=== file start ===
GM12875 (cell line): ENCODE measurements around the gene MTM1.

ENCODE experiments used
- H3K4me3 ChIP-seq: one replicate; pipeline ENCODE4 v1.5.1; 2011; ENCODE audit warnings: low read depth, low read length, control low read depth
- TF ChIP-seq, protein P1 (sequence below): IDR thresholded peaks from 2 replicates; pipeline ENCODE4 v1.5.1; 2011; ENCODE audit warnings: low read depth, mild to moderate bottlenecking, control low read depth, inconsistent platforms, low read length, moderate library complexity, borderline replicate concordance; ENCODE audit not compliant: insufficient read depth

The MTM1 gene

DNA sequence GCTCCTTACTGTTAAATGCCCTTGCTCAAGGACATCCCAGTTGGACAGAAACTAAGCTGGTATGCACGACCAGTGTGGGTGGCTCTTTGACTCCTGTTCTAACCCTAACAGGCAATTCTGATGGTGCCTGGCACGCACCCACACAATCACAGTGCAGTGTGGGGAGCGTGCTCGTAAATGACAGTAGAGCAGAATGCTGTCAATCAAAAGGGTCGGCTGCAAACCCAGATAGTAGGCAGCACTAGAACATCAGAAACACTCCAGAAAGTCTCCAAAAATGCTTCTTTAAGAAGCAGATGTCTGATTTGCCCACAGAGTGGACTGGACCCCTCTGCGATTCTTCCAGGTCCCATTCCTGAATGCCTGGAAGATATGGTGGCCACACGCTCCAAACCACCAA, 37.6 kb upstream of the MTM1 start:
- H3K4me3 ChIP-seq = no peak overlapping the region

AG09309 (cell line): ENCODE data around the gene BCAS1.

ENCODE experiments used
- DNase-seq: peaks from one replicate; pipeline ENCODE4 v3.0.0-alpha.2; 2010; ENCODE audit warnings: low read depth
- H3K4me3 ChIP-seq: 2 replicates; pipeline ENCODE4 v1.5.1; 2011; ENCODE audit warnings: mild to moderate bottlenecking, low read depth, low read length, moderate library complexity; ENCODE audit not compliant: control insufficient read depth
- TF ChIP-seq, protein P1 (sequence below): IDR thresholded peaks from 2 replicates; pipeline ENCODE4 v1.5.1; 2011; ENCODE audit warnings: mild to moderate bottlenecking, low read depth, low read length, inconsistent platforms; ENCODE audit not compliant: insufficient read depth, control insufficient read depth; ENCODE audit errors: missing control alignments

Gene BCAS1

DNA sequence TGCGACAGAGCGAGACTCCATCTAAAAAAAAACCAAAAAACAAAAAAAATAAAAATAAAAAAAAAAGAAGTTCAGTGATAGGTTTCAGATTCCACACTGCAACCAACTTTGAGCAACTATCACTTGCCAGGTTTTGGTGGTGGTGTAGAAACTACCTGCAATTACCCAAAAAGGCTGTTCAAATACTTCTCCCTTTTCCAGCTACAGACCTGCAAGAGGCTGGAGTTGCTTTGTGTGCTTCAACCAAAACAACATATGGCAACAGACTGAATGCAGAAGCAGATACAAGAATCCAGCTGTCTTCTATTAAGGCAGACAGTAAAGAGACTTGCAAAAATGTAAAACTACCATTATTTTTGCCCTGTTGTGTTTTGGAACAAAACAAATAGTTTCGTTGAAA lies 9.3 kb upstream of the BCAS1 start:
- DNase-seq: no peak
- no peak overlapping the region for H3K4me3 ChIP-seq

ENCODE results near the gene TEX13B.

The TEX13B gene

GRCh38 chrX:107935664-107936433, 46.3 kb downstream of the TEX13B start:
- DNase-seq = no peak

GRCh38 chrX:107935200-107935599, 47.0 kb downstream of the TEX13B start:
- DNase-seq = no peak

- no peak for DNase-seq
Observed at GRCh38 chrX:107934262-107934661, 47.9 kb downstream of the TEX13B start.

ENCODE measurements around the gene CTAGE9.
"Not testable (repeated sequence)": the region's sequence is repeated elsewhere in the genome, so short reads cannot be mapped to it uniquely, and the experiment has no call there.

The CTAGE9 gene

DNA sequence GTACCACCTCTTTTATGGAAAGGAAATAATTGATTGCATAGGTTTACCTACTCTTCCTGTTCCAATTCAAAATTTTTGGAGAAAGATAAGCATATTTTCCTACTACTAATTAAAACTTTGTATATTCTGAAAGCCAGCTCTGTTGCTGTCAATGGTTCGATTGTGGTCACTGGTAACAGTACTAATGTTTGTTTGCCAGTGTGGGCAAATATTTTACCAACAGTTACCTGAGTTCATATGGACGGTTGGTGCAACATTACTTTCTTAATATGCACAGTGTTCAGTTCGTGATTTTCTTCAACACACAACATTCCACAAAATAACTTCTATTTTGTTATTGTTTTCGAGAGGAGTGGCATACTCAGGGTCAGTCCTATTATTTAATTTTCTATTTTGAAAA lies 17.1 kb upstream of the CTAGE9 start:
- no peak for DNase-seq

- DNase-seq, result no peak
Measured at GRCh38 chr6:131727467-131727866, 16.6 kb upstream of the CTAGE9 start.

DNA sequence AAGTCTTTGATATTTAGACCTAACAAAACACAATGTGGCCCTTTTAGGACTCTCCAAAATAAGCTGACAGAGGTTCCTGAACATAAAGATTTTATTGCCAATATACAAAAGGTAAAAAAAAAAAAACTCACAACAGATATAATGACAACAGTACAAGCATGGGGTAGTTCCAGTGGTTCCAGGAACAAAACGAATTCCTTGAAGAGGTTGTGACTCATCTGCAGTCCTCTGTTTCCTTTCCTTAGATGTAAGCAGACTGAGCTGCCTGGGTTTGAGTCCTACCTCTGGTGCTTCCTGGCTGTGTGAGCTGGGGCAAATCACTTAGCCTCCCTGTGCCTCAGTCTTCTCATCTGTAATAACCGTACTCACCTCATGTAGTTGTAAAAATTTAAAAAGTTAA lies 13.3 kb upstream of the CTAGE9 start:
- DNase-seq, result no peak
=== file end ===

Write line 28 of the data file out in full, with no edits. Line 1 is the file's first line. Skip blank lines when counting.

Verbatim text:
DNA sequence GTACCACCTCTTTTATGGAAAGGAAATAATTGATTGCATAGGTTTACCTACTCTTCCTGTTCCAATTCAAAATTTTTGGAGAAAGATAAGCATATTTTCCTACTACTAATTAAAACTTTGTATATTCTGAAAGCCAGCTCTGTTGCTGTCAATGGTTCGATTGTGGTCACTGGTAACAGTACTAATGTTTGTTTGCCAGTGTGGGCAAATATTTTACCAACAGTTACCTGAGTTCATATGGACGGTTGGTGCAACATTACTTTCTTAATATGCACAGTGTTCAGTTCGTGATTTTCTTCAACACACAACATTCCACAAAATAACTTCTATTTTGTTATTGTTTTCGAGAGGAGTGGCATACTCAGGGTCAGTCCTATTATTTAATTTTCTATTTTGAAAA lies 17.1 kb upstream of the CTAGE9 start: